With 25 other plants scattered across seven states, the company's 1,500 employees produce 1.6 billion gallons of renewable fuel annually, making POET, the world's largest producer of ethanol.
Speaking at a Macon, Missouri biorefinery operated by South Dakota-based POET, President Obama renewed his commitment to homegrown, renewable energy.
While the president claims his administration's investment in clean, alternative sources of domestic fuel is expected to create or save more than 700,000 jobs across America by the end of 2012 – he focused on the productivity of a smaller workforce.
President Obama: "Ten years ago next month, this plant produced its first gallon of ethanol. Today, 45 employees produce 46 million gallons a year. So one of you is overachieving. Congratulations to all of you."
POET CEO Jeff Broin was clearly pleased that the President chose to highlight his company.
Jeff Broin, CEO, POET: "There isn't a market for ethanol so we can't build cellulosic plants. As to the future, we need to move to flex-fuel vehicles and blender pumps to open the market up so it can be a true competitor to oil. We have the raw materials to make a lot of ethanol in this country. Today we don't have a market. We have a 90-percent mandate for gasoline today."
Energy initiatives in rural America have hit a bumpy road in recent years. Skyrocketing food prices, record-setting input costs, and high-price corn tossed some ethanol plants into bankruptcy. POET has largely survived ethanol's perfect storm pivoting towards future production and launching an aggressive marketing campaign."
Broin did raise some concerns to President Obama during his visit. Currently, federal regulations permit a maximum of 10 percent ethanol to be mixed with 90 percent gasoline. Since U.S. motorists consume 140 billion gallons of gasoline annually, a 10 percent limit means 14 billion gallons is the maximum amount of ethanol that can be consumed domestically. Broin believes the industry needs to proceed well beyond the 10 percent "blend wall" to survive and grow. The Obama Administration EPA is considering a raise in federal standards to E15 in the coming months.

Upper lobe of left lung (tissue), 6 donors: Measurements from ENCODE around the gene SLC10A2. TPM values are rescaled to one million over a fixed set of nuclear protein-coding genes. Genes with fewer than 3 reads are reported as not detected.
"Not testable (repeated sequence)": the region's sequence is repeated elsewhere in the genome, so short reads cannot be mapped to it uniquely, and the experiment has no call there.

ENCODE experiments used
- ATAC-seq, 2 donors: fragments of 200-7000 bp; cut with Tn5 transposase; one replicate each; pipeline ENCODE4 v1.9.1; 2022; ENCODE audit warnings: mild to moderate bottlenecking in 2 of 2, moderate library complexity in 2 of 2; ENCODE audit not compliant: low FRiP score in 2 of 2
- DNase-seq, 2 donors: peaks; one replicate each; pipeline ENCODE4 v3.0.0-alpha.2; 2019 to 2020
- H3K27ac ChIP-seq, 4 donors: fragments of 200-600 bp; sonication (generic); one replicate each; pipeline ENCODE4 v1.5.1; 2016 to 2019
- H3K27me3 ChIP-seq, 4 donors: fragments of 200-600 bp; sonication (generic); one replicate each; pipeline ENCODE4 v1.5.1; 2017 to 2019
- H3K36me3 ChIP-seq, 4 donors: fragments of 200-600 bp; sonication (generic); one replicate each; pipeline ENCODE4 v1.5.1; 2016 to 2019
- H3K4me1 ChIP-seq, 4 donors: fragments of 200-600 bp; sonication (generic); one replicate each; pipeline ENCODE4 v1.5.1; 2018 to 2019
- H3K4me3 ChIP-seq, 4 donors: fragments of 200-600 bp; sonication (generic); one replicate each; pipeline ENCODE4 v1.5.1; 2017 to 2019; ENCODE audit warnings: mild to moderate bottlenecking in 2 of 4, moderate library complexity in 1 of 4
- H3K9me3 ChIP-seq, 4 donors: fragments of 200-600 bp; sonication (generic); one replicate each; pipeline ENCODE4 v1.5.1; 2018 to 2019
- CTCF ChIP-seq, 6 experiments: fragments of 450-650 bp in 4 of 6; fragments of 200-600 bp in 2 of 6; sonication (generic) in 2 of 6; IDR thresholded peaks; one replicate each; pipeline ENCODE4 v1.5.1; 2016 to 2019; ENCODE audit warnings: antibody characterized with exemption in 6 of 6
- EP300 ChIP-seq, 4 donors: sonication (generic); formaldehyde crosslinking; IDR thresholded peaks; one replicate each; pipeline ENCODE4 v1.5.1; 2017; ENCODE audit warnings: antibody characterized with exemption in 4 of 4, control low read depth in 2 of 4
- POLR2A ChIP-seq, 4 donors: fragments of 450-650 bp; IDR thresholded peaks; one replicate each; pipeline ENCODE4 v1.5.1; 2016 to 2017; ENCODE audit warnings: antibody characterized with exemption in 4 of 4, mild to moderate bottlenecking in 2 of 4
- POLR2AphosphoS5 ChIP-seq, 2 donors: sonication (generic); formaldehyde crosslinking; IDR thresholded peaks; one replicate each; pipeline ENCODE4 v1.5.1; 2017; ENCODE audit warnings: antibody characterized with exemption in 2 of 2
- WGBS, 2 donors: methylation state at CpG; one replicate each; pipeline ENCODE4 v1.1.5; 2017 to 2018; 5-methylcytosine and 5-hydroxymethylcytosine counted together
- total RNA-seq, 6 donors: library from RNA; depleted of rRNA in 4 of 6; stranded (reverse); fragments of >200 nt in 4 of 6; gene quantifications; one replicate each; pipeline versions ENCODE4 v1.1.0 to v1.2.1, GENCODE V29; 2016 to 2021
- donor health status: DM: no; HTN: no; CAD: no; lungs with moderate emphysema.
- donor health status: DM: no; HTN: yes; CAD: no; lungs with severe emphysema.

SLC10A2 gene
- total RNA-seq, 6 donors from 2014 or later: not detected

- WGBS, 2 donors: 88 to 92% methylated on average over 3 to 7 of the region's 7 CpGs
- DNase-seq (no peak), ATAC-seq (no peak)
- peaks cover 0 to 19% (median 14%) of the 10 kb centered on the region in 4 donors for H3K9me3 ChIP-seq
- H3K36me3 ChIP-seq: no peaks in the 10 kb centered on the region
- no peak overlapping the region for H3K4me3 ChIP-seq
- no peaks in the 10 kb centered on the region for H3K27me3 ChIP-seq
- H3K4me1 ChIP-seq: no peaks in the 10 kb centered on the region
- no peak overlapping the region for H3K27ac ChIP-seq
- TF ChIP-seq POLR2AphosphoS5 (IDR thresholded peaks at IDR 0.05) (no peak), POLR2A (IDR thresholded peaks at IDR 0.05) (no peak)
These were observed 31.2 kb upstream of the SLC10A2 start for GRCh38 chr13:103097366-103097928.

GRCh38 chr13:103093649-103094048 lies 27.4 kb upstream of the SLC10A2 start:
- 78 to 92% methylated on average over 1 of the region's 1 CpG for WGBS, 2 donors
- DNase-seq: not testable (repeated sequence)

Jeff Broin, CEO, POET: "I think he's interested in explanding biofuels. I think the President knows we have a wall today that doesn't allow ethanol to go any further, a 90-percent mandate. He's very interested in helping us remove that wall."
Together with Growth Energy, a leading biofuel advocacy group on Capitol Hill, POET's image strategy attempts to defend biofuel against critics and define ethanol as a 21st Century answer to oil.
Tom Buis, CEO, Growth Energy: "And I think people are starting to base the debate on facts and not on misinformation like the big food companies or big oil have done around ethanol. People understand and I think the President understands this is jobs, this is jobs right here in America when we need them."